TO THE EDITOR: When a child has an intracranial hemorrhage (ICH), child abuse should be considered a potential cause . As with any other differential diagnoses being considered, investigations must be performed to identify occult injuries when abuse is suspected . Victims of abuse typically have injuries in multiple areas in various stages of healing . Bruises, bites, burns, fractures, abdominal trauma, and head trauma are the most common physical findings . Suspicious inflicted injuries include posterior rib fractures, retinal hemorrhages, metaphyseal or complex skull fractures, long bone fractures, and cigarette burns in infants . Moreover, subdural hemorrhage in infants is highly suggestive of inflicted trauma .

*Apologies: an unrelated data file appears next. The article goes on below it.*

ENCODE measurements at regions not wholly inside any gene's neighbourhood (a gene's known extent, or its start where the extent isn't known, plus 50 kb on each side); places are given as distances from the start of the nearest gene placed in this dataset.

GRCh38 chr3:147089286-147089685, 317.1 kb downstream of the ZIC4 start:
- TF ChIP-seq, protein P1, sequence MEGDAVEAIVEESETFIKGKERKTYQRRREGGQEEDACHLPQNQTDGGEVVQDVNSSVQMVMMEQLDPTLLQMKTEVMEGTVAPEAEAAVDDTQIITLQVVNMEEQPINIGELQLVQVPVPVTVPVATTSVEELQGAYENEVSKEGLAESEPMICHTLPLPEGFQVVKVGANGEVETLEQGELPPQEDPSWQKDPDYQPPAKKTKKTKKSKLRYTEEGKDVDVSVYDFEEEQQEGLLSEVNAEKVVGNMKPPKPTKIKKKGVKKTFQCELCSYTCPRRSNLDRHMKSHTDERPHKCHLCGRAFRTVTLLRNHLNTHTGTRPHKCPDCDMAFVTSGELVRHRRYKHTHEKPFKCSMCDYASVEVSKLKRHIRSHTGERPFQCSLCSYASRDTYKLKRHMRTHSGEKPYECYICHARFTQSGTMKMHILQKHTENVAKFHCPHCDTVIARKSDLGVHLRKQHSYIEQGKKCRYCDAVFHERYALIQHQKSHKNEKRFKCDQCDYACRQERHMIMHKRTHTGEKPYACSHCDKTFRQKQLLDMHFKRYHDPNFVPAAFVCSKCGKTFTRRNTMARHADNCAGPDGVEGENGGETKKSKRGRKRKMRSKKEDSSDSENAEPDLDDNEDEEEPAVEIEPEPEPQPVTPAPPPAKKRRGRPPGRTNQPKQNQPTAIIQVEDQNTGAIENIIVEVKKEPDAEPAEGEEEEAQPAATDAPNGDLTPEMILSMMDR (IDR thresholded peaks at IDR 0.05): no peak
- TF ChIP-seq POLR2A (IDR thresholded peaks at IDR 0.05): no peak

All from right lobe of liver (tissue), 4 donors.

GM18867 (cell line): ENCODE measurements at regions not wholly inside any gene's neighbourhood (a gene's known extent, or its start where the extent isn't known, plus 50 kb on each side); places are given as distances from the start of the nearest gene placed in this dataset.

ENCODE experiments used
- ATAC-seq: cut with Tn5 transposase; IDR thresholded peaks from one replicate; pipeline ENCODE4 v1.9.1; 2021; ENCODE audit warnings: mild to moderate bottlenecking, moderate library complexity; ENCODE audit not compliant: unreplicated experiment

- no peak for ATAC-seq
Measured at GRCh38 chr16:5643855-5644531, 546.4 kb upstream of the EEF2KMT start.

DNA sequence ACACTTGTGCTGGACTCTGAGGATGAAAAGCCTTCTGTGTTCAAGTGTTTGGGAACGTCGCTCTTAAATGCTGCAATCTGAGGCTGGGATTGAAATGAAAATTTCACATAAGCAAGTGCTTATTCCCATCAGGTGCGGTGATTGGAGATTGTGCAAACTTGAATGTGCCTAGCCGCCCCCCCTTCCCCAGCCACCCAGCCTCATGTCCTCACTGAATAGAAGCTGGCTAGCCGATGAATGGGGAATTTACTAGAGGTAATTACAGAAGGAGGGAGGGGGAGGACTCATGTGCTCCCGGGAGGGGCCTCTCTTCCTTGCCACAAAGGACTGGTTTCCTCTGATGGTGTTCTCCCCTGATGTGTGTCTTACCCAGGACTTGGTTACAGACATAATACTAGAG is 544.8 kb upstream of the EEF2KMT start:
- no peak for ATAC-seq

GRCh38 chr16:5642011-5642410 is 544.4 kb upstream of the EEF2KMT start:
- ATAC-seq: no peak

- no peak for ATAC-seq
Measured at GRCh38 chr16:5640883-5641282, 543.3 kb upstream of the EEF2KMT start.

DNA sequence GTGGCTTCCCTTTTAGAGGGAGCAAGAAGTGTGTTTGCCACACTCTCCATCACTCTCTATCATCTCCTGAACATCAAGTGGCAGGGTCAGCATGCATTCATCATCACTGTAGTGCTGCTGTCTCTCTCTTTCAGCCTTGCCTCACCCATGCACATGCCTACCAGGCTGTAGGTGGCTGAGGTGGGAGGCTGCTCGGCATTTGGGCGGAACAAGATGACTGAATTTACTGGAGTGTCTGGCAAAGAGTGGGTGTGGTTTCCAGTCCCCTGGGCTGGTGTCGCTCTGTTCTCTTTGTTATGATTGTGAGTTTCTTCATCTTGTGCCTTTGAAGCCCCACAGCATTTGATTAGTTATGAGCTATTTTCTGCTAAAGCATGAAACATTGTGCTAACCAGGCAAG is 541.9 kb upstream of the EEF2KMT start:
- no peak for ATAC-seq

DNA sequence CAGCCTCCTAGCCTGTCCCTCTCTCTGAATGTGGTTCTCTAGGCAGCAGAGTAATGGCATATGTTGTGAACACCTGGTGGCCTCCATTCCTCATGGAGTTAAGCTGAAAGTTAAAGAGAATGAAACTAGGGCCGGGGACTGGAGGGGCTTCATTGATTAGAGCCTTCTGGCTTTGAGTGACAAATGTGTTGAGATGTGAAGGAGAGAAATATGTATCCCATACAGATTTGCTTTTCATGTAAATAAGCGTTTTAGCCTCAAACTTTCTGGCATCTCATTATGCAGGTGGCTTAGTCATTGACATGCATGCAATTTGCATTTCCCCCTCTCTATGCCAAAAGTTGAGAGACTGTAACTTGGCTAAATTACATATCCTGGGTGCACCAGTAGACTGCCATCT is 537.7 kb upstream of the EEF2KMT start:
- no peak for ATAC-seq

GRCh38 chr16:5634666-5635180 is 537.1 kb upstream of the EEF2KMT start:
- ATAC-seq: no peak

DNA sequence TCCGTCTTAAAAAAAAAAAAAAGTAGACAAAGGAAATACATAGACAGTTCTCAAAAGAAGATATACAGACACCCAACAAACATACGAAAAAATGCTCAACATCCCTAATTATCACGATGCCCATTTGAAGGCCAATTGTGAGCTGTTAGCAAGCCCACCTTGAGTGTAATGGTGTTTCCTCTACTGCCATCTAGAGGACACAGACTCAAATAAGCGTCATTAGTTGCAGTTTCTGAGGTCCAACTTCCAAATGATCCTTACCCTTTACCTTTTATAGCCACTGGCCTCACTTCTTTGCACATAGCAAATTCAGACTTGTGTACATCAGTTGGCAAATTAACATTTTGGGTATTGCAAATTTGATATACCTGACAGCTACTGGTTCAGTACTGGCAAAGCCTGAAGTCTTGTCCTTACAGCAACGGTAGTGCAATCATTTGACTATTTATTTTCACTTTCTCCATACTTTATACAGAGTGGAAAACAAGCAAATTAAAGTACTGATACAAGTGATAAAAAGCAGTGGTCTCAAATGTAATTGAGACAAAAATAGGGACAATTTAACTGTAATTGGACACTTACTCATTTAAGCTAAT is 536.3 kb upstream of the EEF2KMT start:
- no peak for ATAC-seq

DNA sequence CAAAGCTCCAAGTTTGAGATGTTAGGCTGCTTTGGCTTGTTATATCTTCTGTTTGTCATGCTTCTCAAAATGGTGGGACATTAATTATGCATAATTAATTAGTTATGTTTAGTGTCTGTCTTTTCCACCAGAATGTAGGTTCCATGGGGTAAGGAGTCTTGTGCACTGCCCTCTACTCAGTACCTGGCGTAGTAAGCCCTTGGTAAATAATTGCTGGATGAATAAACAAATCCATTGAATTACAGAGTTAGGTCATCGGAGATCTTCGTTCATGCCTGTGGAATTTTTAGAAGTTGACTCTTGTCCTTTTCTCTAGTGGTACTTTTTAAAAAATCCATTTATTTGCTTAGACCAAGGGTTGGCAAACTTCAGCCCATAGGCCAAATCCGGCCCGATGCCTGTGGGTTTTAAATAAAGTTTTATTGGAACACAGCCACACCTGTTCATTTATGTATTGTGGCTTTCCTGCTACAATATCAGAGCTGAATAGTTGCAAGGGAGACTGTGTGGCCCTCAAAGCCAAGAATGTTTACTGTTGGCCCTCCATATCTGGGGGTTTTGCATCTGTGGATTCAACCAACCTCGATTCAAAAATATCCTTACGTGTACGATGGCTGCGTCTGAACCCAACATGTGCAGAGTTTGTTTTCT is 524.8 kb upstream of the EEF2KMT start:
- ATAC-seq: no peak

The prevalence of ICH in children with hemophilia is approximately 12% , with almost all cases occurring after trauma . However, patients with severe hemophilia (factor level, 0–1%) have numerous hemorrhages from spontaneous bleeding into muscles and joints and ICH, which is the most feared complication . In these patients, the symptoms are headache (44.8%), vomiting (44.8%), lethargy (41.3%), convulsions (10.3%), coma (10.3%), and various neurological symptoms . Herein, we report a case of an 8-month-old infant who was initially suspected of experiencing child abuse due to ICH and skull fractures. However, after laboratory examination and police investigations, he was finally diagnosed with severe hemophilia A without child abuse and managed with coagulation factor VIII. This study was approved by the Institutional Review Board of Keimyung University Dongsan Hospital (approval no. 2022-03-029) and performed in accordance with the Declaration of Helsinki.